"Black Swans" and the Financial Crisis
Post-mortems of the financial crisis typically mention "black swans" as the rare events that were the Achilles heel of financial models, manifesting themselves as "25 standard deviation events occurring several days in a row". Here, we briefly discuss the implications of "black swan" events in asset pricing and risk management. We then show that the "black swans" problem virtually disappears for S&P Index returns when surprises are measured relative to the standard deviation of the conditional S&P distribution. In our illustration, we use the one-day-lagged VIX as an easy-to-understand measure of that conditional S&P standard deviation.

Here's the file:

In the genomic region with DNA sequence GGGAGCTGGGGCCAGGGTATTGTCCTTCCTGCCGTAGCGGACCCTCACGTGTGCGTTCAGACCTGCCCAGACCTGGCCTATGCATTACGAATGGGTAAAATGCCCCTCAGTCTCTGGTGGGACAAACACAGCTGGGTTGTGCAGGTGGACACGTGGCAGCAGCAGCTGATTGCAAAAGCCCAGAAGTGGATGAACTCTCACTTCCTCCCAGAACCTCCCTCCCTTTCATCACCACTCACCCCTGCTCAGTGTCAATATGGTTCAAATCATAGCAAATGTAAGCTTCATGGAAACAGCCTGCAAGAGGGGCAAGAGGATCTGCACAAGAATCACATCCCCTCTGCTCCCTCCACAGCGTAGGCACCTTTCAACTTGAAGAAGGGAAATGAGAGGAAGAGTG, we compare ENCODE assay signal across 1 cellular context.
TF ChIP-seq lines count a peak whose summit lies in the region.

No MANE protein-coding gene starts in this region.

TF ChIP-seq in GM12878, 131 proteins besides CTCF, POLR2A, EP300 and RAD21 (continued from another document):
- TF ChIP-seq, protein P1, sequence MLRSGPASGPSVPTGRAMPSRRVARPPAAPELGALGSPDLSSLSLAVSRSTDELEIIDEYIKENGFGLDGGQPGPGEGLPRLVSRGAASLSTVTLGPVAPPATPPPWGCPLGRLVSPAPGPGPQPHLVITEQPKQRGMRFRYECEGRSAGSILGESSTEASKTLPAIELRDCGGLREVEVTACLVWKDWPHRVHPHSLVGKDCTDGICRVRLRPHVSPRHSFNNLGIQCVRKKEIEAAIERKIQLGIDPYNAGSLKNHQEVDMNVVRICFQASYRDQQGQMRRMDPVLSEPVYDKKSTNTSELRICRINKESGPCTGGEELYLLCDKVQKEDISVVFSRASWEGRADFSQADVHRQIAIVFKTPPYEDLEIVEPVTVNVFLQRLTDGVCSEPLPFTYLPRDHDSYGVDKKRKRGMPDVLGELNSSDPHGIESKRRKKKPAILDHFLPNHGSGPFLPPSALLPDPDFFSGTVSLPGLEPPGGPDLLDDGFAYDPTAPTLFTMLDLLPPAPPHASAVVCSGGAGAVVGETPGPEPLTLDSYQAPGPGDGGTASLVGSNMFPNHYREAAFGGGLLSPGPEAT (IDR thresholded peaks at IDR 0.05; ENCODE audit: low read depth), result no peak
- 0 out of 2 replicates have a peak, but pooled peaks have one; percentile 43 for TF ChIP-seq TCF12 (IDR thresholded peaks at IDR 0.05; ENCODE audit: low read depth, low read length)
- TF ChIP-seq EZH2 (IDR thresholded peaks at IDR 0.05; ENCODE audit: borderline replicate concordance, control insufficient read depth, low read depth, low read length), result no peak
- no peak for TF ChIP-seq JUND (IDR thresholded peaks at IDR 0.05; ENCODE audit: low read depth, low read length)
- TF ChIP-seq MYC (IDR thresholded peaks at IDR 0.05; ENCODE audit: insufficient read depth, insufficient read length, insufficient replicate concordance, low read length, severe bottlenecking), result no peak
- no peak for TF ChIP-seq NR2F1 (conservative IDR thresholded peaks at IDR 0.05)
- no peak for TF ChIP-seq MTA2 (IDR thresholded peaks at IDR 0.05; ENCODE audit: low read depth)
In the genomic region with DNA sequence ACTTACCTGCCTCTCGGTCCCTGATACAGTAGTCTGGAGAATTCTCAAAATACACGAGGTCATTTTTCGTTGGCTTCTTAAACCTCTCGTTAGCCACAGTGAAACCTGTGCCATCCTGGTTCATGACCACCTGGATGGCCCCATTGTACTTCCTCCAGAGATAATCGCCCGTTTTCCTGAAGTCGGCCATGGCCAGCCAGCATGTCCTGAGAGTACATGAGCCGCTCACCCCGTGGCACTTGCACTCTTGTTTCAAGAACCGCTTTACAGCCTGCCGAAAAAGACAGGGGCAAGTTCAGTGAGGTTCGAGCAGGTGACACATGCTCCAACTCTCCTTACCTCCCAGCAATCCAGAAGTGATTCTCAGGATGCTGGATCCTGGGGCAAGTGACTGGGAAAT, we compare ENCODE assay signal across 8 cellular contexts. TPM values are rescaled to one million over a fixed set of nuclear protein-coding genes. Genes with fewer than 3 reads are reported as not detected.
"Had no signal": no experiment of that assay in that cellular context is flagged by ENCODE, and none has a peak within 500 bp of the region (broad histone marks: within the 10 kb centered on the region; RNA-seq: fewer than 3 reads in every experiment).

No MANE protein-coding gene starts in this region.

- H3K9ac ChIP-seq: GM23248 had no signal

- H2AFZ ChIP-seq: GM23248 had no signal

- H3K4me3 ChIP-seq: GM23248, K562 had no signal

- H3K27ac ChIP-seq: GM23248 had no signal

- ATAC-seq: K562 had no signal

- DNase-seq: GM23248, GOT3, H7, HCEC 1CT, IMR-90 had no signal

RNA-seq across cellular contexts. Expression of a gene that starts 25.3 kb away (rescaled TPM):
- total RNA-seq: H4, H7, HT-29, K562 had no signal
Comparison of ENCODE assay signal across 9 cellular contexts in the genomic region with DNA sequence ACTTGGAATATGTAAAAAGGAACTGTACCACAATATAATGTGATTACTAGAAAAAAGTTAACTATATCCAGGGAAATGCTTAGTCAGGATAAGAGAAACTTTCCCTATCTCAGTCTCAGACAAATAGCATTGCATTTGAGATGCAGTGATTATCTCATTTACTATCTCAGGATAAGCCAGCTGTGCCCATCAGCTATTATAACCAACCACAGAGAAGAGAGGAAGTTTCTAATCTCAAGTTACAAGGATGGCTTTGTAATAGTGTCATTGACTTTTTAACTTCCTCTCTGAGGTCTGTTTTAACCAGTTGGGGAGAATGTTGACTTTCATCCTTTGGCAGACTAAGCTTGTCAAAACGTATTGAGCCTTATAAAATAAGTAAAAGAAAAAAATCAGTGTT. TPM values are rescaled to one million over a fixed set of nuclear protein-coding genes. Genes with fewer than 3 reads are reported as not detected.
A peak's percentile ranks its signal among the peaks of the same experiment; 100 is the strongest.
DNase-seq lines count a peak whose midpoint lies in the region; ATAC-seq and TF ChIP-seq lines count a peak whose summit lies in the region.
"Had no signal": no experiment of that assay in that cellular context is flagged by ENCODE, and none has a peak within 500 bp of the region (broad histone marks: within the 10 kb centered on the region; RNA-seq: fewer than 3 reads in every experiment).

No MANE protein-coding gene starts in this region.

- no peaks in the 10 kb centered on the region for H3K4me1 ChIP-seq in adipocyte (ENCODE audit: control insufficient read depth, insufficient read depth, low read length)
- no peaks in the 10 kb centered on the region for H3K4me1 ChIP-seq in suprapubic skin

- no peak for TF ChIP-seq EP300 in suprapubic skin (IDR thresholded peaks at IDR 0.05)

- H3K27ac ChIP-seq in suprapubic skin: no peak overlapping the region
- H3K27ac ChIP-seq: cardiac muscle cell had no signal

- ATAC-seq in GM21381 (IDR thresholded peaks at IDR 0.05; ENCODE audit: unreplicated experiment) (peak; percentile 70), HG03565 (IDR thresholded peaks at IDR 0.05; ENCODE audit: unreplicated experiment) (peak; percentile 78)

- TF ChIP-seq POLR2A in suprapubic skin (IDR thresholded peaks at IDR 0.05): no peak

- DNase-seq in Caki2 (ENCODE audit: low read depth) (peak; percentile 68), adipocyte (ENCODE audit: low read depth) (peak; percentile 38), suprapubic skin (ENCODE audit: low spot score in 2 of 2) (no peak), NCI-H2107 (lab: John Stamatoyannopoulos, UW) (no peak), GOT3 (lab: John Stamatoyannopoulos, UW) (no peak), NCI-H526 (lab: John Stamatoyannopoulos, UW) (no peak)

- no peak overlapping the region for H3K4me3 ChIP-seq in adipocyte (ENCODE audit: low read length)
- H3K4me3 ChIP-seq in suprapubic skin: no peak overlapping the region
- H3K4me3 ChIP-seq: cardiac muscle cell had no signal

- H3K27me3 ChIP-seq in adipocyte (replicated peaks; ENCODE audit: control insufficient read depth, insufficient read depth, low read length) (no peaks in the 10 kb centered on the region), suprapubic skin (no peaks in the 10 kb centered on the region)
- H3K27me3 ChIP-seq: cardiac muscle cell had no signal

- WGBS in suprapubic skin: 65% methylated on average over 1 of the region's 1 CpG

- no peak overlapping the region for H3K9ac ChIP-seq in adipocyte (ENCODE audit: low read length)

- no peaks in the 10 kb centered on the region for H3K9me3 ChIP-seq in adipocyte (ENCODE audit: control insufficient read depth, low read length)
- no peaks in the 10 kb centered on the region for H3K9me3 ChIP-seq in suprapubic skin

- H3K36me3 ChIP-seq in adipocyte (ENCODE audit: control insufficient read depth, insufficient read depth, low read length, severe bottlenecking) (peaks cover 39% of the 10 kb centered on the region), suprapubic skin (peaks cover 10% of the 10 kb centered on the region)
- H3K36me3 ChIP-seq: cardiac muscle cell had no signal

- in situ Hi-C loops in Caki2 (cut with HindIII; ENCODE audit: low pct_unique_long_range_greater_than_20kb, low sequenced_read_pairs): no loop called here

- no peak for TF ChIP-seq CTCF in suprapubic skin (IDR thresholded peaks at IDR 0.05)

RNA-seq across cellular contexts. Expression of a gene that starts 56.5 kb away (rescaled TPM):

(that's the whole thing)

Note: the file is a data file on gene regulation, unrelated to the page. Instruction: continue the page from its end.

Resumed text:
Volume (Year): 15 (2012)
Issue (Month): 02 ()
|Contact details of provider:|| Web page: http://www.worldscinet.com/rpbfmp/rpbfmp.shtml|
|Order Information:|| Email: |
When requesting a correction, please mention this item's handle: RePEc:wsi:rpbfmp:v:15:y:2012:i:02:p:1250008-1-1250008-12. See general information about how to correct material in RePEc.
For technical questions regarding this item, or to correct its authors, title, abstract, bibliographic or download information, contact: (Tai Tone Lim)
If references are entirely missing, you can add them using this form.